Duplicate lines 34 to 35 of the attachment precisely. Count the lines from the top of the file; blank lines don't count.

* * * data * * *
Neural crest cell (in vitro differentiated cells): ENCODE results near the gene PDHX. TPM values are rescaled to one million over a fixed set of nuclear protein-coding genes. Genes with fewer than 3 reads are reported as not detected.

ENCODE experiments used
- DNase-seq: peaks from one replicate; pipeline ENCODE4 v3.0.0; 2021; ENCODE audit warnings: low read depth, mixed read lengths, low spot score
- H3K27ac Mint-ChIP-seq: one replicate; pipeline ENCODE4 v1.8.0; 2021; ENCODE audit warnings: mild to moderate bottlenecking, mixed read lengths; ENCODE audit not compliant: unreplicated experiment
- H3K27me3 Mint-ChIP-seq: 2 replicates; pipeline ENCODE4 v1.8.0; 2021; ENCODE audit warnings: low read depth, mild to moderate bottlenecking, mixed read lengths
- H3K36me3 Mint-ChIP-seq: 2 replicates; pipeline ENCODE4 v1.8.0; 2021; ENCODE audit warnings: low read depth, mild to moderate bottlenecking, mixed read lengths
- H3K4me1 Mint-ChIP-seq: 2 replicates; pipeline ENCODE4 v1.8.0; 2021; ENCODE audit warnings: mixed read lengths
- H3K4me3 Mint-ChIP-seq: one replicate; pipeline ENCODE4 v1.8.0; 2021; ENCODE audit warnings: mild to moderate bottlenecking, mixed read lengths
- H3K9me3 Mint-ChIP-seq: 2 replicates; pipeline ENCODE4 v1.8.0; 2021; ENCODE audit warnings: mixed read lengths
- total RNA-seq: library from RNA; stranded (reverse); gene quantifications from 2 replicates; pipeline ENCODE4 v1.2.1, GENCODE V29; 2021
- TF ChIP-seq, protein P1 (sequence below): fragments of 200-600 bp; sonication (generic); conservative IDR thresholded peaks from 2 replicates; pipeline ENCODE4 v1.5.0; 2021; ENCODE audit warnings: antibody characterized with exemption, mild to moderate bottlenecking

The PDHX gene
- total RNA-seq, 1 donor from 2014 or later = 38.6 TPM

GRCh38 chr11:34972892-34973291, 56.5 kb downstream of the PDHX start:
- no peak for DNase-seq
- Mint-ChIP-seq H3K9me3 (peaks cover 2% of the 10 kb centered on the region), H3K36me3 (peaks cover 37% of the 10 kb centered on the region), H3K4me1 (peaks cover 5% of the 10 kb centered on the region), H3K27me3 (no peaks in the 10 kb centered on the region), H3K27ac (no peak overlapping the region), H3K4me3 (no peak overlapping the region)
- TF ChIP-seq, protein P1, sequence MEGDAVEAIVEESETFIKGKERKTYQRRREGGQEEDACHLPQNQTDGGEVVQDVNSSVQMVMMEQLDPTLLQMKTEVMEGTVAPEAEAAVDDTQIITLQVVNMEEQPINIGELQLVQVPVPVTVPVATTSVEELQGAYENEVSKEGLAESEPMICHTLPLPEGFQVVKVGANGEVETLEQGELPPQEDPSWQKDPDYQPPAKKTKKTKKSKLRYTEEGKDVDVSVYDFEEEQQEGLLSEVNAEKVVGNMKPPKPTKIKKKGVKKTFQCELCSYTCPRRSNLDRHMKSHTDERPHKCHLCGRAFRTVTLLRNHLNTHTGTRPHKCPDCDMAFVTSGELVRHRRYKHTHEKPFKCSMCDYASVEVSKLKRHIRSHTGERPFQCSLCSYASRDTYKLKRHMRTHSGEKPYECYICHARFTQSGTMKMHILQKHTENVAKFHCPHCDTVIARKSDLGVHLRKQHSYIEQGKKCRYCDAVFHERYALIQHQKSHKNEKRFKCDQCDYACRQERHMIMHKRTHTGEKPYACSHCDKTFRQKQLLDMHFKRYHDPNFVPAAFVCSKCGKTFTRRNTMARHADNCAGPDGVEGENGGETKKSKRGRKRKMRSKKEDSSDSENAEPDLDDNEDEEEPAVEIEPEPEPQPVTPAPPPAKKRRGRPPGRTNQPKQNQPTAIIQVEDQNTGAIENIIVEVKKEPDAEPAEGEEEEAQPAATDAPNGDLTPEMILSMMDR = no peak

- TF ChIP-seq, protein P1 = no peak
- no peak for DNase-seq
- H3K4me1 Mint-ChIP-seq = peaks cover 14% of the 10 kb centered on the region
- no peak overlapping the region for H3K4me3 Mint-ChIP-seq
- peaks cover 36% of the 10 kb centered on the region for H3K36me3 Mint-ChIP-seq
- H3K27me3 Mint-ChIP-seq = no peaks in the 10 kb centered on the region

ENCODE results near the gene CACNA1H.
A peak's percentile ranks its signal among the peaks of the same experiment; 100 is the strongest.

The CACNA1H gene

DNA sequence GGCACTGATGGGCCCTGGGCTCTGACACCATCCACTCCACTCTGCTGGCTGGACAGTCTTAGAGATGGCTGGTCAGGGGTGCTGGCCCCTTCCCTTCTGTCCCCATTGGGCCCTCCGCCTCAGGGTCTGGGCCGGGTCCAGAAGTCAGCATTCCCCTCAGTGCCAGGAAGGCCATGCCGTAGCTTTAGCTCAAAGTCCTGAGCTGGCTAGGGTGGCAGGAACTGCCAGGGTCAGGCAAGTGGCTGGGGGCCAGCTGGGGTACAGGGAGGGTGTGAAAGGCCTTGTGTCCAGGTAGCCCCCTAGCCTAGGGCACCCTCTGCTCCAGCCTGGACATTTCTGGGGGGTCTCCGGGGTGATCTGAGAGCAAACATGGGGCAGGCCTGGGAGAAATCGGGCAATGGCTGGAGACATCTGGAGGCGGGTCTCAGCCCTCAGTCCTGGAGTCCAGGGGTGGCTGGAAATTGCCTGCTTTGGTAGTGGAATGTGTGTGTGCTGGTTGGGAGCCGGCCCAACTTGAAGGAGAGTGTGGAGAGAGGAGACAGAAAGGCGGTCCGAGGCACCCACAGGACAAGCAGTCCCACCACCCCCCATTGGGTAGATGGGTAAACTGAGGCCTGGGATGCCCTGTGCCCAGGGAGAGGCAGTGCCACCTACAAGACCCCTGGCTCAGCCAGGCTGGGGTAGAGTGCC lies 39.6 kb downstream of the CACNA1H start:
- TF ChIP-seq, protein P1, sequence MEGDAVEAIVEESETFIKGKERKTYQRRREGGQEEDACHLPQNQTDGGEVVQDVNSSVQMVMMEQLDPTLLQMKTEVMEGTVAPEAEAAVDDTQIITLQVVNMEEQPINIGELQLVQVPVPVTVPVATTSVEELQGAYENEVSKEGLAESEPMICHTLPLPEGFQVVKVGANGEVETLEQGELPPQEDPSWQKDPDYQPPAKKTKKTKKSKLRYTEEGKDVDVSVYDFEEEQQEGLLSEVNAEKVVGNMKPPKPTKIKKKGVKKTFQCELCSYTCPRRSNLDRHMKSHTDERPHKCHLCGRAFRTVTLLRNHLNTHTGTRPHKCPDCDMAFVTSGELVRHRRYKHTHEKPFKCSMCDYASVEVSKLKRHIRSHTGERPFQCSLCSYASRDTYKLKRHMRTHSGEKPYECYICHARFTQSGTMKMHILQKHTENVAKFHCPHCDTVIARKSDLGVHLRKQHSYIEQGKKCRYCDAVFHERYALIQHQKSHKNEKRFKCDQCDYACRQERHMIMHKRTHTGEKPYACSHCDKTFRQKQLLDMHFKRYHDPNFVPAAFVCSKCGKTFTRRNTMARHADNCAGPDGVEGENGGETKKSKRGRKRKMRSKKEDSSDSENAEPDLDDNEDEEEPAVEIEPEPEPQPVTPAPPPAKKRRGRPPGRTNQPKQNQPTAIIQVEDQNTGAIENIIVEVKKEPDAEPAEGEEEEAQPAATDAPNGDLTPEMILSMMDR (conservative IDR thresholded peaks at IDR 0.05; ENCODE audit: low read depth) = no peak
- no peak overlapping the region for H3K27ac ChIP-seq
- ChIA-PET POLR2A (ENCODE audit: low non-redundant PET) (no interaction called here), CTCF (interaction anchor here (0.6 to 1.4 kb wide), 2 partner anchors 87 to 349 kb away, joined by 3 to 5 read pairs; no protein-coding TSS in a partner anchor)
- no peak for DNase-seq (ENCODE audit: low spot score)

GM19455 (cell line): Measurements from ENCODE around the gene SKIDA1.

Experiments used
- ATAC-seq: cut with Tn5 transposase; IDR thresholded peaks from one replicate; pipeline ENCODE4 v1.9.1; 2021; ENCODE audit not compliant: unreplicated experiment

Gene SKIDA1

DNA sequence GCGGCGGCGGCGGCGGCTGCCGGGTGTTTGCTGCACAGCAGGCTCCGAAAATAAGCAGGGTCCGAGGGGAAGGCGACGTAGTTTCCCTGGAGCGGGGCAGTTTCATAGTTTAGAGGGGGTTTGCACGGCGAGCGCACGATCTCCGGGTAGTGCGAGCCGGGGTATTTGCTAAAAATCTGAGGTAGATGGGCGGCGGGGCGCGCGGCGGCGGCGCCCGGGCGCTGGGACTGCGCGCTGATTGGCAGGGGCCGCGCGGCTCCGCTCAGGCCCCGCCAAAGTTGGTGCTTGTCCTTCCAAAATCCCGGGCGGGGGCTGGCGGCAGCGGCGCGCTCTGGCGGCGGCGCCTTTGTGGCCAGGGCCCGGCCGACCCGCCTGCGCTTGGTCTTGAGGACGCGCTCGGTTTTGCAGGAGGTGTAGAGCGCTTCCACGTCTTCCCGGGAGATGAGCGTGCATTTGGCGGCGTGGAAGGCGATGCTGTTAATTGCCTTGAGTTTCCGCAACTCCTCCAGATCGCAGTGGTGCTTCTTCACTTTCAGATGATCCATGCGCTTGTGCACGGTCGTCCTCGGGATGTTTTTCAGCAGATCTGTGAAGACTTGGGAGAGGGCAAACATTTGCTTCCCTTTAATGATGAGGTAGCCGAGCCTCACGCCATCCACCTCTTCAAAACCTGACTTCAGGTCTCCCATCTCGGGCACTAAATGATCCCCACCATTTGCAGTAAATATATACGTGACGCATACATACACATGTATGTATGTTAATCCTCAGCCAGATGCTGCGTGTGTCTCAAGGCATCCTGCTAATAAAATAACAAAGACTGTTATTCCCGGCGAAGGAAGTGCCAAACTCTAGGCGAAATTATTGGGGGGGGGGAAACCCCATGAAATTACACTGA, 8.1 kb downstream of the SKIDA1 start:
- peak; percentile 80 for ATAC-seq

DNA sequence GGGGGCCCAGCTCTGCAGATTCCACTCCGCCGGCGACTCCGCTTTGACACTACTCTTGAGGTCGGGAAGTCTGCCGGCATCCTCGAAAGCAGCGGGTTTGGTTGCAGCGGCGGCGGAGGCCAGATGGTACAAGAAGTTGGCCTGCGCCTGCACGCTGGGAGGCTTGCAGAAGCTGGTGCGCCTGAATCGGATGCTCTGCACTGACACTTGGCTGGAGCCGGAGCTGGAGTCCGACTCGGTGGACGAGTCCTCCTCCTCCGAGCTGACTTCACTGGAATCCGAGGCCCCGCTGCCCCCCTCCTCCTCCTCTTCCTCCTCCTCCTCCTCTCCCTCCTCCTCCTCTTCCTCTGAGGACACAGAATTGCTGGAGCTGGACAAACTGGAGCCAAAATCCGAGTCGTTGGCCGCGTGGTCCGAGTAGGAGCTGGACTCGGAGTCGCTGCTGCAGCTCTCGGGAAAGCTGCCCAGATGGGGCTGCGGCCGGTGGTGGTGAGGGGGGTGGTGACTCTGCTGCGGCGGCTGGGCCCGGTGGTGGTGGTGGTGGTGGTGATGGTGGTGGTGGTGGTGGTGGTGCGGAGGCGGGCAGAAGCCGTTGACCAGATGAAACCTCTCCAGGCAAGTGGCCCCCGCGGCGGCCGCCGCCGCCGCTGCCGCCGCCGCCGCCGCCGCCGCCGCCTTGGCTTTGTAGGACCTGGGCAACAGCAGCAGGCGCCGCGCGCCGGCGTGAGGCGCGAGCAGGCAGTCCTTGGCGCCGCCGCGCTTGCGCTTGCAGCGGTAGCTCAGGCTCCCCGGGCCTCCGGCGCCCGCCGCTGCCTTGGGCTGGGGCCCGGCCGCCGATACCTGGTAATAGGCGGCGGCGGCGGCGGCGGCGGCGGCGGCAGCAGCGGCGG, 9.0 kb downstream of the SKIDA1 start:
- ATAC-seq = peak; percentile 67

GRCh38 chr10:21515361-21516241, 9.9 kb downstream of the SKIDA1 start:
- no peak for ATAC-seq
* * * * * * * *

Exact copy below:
- ATAC-seq: cut with Tn5 transposase; IDR thresholded peaks from one replicate; pipeline ENCODE4 v1.9.1; 2021; ENCODE audit not compliant: unreplicated experiment

Gene SKIDA1